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Yoga & Sacrum Pain

by
author image Lorraine Shea
Lorraine Shea writes about yoga, fitness, nutrition, healing, philosophy, art, decorating and travel for magazines and websites including Fit Yoga, Pilates Style and Country Accents. She teaches Anusara-style yoga and specializes in breath technique, active relaxation and therapeutics. She has a B.A. in English from New York University.
Yoga & Sacrum Pain
Notice whether one hip is higher or more forward than the other. Photo Credit Jed Share/Kaoru Share/Blend Images/Getty Images

Your sacrum, the triangle-shaped bone on your lower spine, consists of five fused vertebrae and connects to either side of your pelvis, or hipbones, via the sacroiliac joint. Often referred to as your SI, the sacroiliac joint is reinforced by a network of ligaments that stabilize your spine and protect your pelvis when you move. Pain in this area is common for yoga practitioners, especially women.

Causes

SI pain is generally due to the joints being either too tight or too mobile. Sometimes, the pain radiates on the opposite side from where it originates. If you have sacrum pain see your health-practitioner to determine its cause before practicing yoga. Often, this pain leads to other postural misalignments, such as thighs and pelvis too far forward and slouched shoulders.

Assessment

Look in a mirror and notice the alignment of your pelvic area. Assess whether one hip is higher or if one side is more forward. Next, lie on a hard floor, bend your knees and place your feet parallel to each other. Gently scoop your tailbone upward to press your lower back onto the floor. With your knees together, move them about 8-inches to your right, back to center and then 8-inches to your left, a few times to each side. Does one side of your lower back press more into the floor than the other? This test also gently massages your SI joints and releases stress in this area. Once you figure out which way your pelvis rotates, work to find the alignment through yoga poses.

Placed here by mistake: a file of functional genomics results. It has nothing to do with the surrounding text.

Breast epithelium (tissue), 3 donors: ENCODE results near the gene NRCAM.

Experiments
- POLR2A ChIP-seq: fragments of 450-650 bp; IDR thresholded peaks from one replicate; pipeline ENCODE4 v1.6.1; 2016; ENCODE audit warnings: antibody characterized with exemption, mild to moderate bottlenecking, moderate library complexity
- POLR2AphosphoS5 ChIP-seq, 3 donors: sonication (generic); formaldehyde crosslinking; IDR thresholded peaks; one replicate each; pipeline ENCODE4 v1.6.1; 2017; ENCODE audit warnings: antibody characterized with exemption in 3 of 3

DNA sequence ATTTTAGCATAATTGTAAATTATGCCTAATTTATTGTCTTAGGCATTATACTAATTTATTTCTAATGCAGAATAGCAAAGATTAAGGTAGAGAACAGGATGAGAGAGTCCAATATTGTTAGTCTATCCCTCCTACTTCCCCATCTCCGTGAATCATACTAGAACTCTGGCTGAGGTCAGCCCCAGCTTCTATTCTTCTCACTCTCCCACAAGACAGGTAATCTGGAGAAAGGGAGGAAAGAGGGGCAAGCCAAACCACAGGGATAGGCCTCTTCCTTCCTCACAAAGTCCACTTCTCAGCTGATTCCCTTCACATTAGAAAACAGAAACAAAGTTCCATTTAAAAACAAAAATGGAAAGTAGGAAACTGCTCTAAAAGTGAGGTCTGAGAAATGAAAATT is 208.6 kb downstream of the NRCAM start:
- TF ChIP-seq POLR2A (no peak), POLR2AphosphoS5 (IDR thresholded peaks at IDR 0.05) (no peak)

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Self-Adjustment

If your SI joint is out of whack, place your hands on a wall or on the back of a chair. Stand with your feet hip-width apart and your knees bent facing forward. Press down firmly on the balls of your feet and inner heel with your inner arches lifted. Hug your shins toward each other and, at the same time, move your inner thighs back and apart. Keep your abdominal muscles toned by drawing your navel toward your spine. Next, bend forward, and wrap your arms around your legs as you push your shins in toward each other and thighs apart. This helps relieve stress on your lower back.

Poses

Practice asana, or yoga poses, to re-align and stabilize your pelvis. Yoga therapist Doug Keller recommends stretching your hamstrings, hips, abdominal and lower back muscles. Strengthen your lower back with mild backbends, such as cobra, locust, bridge, bow and reclining hero poses. Open your hips with poses such as reclining bound-angle pose. As you practice, focus on keeping your inner thighs back and apart to help open your lower back area and ease pain.

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References

  • "Anatomy of Movement"; Blandine Calais-Germain; 1993
  • "Yoga as Therapy"; Doug Keller; 2004
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